20Jun Table for Transparency Scores of Dioceses in 2020

Diocese of Ossory is top of the Table for Transparency Scores in 2020

Revised: Armagh were incorrectly reported and their revised score is now 30.

Congratulations to the diocese of Ossory who have retaken the top spot from the diocese of Ferns at the top of the Transparency Table!

Diocese Transparency Scores 2020R

 

The two largest dioceses (Dublin and Down & Connor) are near the top of the table. Smaller dioceses like Ferns and Elphin have performed well and are keeping their websites updated. Most disappointing of all is the fact that 2 dioceses make no financial information available on their websites or on the Charity Regulator websites (Kerry and Killaloe).

Despite legislation requiring charities to report to the Charity Regulator being a legal requirement since 2014 only 10 of our 26 Dioceses include their Annual Accounts on their Diocesan websites. Of course they are not required by law to include their Accounts on their websites. But today most people seek information online and expect it to be provided in an open and transparent manner.

While lay men and women are increasingly involved on diocesan Finance Committees, sadly this is not reflected in the numbers of diocesan trustees. Only 6% of the 148 trustees of the 26 Diocese in Ireland are lay persons, with clerics making up 94% of the trustees.

Table 2: Analysis of the trustees of Ireland’s 26 dioceses:            

NumberPercentage
Clerics13994%
Lay Men53%
Women43%
Total148100%

 

The Transperancy Scores are calculated based on 10 criteria developed by Voice of the Faithful in the USA. The criteria include the availability on websites of Annual Accounts; details of the Finance Committee; Search functions to quickly find information; financial guidelines.

In the USA 65% of Catholic dioceses include their Audited Accounts on their websites. In Ireland only 38% of our Catholic dioceses include their Audited Accounts on their websites.

Colm Holmes
We Are Church Ireland

19 June 2020

 

 

5 Responses

  1. Eddie Finnegan

    ‘Scores of Dioceses in 2020’?
    Surely not. One score and three-tenths is more than enough, and decreasing.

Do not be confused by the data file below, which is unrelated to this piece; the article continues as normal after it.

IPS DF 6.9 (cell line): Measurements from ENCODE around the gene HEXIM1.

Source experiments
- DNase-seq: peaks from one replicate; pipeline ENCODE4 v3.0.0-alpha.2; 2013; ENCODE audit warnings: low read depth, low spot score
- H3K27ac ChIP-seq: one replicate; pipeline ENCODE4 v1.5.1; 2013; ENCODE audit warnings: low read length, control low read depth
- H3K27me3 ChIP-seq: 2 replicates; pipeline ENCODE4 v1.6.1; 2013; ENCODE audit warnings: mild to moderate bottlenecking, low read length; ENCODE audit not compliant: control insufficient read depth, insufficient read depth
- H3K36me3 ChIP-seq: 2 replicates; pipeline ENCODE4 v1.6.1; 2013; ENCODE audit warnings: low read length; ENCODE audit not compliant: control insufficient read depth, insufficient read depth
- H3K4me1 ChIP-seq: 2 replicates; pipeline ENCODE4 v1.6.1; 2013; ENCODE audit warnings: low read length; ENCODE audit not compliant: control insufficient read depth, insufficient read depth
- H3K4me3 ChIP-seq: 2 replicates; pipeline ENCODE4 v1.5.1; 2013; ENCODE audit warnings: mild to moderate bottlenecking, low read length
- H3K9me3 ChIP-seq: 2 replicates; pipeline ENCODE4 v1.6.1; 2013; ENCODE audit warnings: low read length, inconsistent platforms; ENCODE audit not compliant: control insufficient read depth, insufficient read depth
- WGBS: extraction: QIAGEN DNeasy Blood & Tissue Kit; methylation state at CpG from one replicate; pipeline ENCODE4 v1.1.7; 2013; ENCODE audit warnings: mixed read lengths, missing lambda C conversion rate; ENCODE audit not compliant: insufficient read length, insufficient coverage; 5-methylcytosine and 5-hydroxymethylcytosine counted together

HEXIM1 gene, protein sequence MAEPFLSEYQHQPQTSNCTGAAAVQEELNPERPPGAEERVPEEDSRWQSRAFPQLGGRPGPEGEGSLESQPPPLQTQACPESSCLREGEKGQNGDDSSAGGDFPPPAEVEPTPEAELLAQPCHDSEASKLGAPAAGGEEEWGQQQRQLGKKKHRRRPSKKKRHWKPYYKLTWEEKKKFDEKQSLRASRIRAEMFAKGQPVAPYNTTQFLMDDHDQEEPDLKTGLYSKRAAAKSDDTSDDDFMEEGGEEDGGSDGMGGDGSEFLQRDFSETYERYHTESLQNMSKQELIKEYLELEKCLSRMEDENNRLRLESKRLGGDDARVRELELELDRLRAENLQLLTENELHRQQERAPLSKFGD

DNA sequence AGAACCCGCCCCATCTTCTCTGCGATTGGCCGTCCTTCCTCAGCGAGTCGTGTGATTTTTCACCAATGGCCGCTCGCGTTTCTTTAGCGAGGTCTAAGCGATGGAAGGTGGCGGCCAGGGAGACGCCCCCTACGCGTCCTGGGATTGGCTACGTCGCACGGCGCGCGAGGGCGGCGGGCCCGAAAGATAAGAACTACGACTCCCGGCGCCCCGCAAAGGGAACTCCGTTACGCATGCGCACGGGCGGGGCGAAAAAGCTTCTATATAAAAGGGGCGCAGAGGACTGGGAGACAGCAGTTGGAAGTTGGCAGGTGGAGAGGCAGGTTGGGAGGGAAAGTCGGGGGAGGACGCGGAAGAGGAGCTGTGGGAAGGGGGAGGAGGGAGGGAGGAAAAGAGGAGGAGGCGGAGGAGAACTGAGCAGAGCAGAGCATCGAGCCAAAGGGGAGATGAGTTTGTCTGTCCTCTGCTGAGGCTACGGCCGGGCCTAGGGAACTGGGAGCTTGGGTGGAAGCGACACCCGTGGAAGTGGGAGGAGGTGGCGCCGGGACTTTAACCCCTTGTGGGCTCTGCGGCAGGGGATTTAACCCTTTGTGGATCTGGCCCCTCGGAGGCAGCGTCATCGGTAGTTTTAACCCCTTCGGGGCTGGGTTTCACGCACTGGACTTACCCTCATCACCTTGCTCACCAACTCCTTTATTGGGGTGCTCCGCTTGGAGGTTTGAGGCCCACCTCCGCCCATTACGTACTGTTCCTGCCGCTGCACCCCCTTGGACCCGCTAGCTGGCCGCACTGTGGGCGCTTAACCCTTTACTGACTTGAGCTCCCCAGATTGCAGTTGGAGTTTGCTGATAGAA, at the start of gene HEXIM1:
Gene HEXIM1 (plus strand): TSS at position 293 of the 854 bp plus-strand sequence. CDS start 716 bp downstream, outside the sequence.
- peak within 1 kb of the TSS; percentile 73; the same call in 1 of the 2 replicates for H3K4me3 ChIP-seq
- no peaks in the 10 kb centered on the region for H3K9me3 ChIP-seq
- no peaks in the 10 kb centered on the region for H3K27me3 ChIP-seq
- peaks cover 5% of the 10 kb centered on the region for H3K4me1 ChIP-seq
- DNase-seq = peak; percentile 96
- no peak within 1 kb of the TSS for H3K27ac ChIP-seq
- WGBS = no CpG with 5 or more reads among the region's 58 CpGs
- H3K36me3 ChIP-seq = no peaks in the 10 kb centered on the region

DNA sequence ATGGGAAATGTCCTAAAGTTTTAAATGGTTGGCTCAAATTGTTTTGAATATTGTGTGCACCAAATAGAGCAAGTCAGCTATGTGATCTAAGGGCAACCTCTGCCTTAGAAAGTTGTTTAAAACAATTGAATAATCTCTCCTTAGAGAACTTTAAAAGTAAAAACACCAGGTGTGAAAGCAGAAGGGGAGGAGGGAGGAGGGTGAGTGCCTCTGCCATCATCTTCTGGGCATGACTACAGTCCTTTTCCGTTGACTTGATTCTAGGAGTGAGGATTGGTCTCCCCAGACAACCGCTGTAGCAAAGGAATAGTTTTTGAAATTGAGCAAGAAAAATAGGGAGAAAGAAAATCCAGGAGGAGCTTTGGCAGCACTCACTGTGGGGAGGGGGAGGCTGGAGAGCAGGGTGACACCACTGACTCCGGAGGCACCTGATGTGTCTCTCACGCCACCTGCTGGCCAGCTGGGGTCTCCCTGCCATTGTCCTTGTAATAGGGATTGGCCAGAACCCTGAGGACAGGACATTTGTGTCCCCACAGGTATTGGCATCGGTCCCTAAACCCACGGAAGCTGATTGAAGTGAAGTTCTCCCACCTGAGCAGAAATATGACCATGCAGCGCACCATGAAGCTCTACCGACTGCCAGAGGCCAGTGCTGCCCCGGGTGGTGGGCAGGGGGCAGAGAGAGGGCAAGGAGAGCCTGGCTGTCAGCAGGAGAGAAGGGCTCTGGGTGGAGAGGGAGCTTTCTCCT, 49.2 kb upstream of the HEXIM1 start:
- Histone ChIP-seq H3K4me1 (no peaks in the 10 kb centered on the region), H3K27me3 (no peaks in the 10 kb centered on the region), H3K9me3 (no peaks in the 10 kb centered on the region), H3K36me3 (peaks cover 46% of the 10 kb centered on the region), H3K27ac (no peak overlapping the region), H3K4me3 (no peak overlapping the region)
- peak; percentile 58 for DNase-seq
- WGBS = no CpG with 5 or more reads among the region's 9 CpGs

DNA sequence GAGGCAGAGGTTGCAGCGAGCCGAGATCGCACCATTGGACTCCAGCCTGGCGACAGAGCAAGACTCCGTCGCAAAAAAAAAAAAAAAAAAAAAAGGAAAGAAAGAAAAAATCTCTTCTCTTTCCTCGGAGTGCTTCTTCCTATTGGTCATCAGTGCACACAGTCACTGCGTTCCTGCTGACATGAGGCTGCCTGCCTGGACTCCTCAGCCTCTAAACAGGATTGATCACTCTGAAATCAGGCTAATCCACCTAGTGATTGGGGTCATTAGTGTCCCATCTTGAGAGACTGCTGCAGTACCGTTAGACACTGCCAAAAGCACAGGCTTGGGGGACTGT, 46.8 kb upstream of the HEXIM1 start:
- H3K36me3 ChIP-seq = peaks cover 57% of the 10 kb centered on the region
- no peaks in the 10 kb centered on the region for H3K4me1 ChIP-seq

2. Eddie Finnegan

    Are these transparency Scores for 2019/20 Financial Year?
    I cannot find the Table for 2018 mentioned in the final column.

    Without the original model on which these tables are based, they do not make much sense to the casual reader here, or to parish priests or to a bishop who may be curious as to his diocesan transparency compared to the other 25.

    The US Voice of the Faithful model might be helpful:
    https://voicefaithful.blog/tag/diocesan-financial-transparency/

    http://www.votf.org/2019FWGReport.pdf

    The VoTF’s revised scale of 0-100 allows greater differentiation for dioceses nearer the top. I mean, are Armagh, Dublin, Elphin and K&L all equally transparent as their scores of 30/60 suggest?

  3. Colm Holmes

    Dear Eddie Finnegan,

    Here is the link to the 2018 Transparency Table:

    https://wearechurchireland.ie/diocese-of-ferns-is-top-of-the-table-for-transparency-scores-in-2018/

    VoTF used a 60 point scale up to this year when they expanded it to 100. We plan to follow their example and move to the 100 point scale next year.

    Best wishes,
    Colm Holmes
    We Are Church Ireland

  4. Tom Hayes

    The annual accounts of the Diocese of Cork and Ross have been published on the diocesan website since 2002 – when the website was launched. See http://corkandross.org/annual-financial-reports/
    They are published annually once the auditor’s report has been received. This year, due to Covid19, the audit of the 2019 accounts is not yet complete.
    The accounts can be found oncorkandross.org under Our Diocese —> The Bishop’s Office –> Finance/Stewardship

  5. Colm Holmes

    Dear Tom Hayes @ #4,

    I agree that Cork & Ross diocese are excellent at publishing their Annual Accounts on their website.

    However when I visited their website early in June they had not posted their 2018 Accounts. I contacted Cork & Ross and Fr Michael Keohane replied on 16 June 2020 advising that the 2018 Accounts had not been published for an administrative reason and would be published on the diocesan website soon.

    Unfortunately I had completed the survey at that time and hence in the Transparency Table Cork & Ross were marked as not publishing current accounts.

    I am delighted to see that the 2018 Accounts have now been published on the Cork & Ross diocesan website.

    Cork & Ross are still in second place in the table thanks to their excellent website.


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